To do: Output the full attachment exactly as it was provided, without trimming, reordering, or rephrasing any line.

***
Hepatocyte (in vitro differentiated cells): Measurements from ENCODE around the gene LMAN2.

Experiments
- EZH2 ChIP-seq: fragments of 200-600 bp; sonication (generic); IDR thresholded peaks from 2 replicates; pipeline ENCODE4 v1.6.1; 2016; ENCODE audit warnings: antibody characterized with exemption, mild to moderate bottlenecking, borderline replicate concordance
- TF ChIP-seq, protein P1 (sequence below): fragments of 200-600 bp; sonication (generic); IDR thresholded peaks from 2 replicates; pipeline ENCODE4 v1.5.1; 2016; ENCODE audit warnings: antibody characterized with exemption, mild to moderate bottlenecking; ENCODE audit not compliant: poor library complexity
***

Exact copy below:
Hepatocyte (in vitro differentiated cells): Measurements from ENCODE around the gene LMAN2.

Experiments
- EZH2 ChIP-seq: fragments of 200-600 bp; sonication (generic); IDR thresholded peaks from 2 replicates; pipeline ENCODE4 v1.6.1; 2016; ENCODE audit warnings: antibody characterized with exemption, mild to moderate bottlenecking, borderline replicate concordance
- TF ChIP-seq, protein P1 (sequence below): fragments of 200-600 bp; sonication (generic); IDR thresholded peaks from 2 replicates; pipeline ENCODE4 v1.5.1; 2016; ENCODE audit warnings: antibody characterized with exemption, mild to moderate bottlenecking; ENCODE audit not compliant: poor library complexity